Depression can range from mild to severe. If your symptoms are moderate, you may assume they will just go away. It can be tempting to ignore them and pretend that everything is okay. You will bounce back more quickly, however, if you take your depression symptoms as seriously as your mesothelioma symptoms and seek treatment.
The best thing you can do for yourself is to stay connected and try not to isolate. You may not be able to do all the activities you used to do, but you can invite friends and family to come visit you. Find a mesothelioma patient’s support group in your area. Ask if your mesothelioma treatment center offers counseling, group therapy, or other mesothelioma treatment for emotional distress.
There is no shame in experiencing depression. More that 15 percent of Americans will feel depressed at some point in their lives. Researchers estimate that as many as 50 percent of cancer patients experience depression. You don’t have to suffer alone.
Mesothelioma Treatment for Anxiety
Anxiety is almost a given after a mesothelioma diagnosis. It’s understandable if you feel more than usually nervous and worried as you begin mesothelioma treatment.
Like depression, anxiety symptoms can range from mild to severe. If anxiety starts to take over your life, keeping you from activities you might otherwise enjoy, it’s time to get help for your emotional stress. Remember, there is mesothelioma treatment for your mind as well as your body.
If you are struggling with anxiety, your symptoms might include:
- Panic or feeling of impending doom
- Fast heartbeat
- Sweatiness or trembling all over
- Weakness or excessive fatigue
- Digestive upset
Of course, some of these symptoms might also be caused by mesothelioma treatment. It may be hard to know which is which until you take steps to manage and treat your anxiety.
We like to think of our minds as separate from our bodies, but the truth is that your mind and your body are very connected. You may be surprised how much better you feel, just by getting treatment for your anxiety.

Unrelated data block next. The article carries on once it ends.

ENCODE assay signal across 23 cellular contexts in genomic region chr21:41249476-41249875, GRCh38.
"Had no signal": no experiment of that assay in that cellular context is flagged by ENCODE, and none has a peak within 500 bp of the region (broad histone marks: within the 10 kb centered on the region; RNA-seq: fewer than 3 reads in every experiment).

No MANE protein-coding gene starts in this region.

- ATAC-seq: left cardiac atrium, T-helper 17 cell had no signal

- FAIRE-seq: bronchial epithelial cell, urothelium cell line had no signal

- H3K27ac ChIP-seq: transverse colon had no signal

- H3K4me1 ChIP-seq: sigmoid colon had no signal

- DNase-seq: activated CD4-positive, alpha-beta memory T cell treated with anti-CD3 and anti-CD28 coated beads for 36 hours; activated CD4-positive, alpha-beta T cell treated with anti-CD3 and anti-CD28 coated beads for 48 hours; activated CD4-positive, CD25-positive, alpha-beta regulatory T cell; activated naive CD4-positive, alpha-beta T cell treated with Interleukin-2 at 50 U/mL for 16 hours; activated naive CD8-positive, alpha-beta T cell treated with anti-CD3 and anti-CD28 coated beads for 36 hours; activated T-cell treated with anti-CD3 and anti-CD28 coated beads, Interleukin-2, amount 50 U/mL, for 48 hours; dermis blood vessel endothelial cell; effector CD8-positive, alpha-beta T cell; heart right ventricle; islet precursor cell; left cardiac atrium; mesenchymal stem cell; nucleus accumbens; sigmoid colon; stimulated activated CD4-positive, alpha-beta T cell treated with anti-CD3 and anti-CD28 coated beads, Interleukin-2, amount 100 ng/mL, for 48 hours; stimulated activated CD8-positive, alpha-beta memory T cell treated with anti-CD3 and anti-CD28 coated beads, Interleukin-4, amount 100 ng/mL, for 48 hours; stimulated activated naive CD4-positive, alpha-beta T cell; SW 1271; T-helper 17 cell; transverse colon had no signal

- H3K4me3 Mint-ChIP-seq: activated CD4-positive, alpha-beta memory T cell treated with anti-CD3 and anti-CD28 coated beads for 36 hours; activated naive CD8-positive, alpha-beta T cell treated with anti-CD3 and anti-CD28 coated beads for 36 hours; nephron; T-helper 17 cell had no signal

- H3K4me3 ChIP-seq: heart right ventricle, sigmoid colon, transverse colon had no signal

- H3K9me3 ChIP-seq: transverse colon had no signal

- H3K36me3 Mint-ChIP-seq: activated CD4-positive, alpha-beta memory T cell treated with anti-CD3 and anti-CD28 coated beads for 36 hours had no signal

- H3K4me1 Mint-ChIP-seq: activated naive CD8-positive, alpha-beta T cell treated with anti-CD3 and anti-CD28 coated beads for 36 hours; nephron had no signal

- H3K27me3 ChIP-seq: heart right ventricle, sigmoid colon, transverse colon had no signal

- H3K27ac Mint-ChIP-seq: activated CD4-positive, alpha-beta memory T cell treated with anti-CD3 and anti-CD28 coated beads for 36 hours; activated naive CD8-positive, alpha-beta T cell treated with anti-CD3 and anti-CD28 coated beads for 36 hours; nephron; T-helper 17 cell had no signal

Some people benefit from talk therapy. You may want to also talk with your doctor about medication for anxiety or other types of emotional stress.
You deserve to experience happiness and laughter, even during a possibly terminal illness. Why not make the most of life during your mesothelioma treatment?
A Word to Mesothelioma Caregivers
If someone you love is struggling with emotional stress during mesothelioma treatment, you can help.
Start by educating yourself. Learn to spot the warning signs of stress. You may notice that your loved one is sliding into depression before he or she does. This will allow you to provide support before the symptoms become severe.
If the mesothelioma patient in your life wants to talk about his emotional stress, try to be a good listener. The conversation may be uncomfortable for you, but it can be very comforting for your loved one to simply know that someone is listening.
Find out about resources in your area. Mesothelioma treatment can include assistance with emotional stress. Offer to drive your loved one to a support group or to therapy.
Finally, be sure and take good care of yourself. You are probably experiencing emotional stress too, particularly if you are a primary caregiver. Make sure you take breaks, get help, and get the support you need to stay positive and energetic. You can only help your loved one if you are taking care of your own needs, too.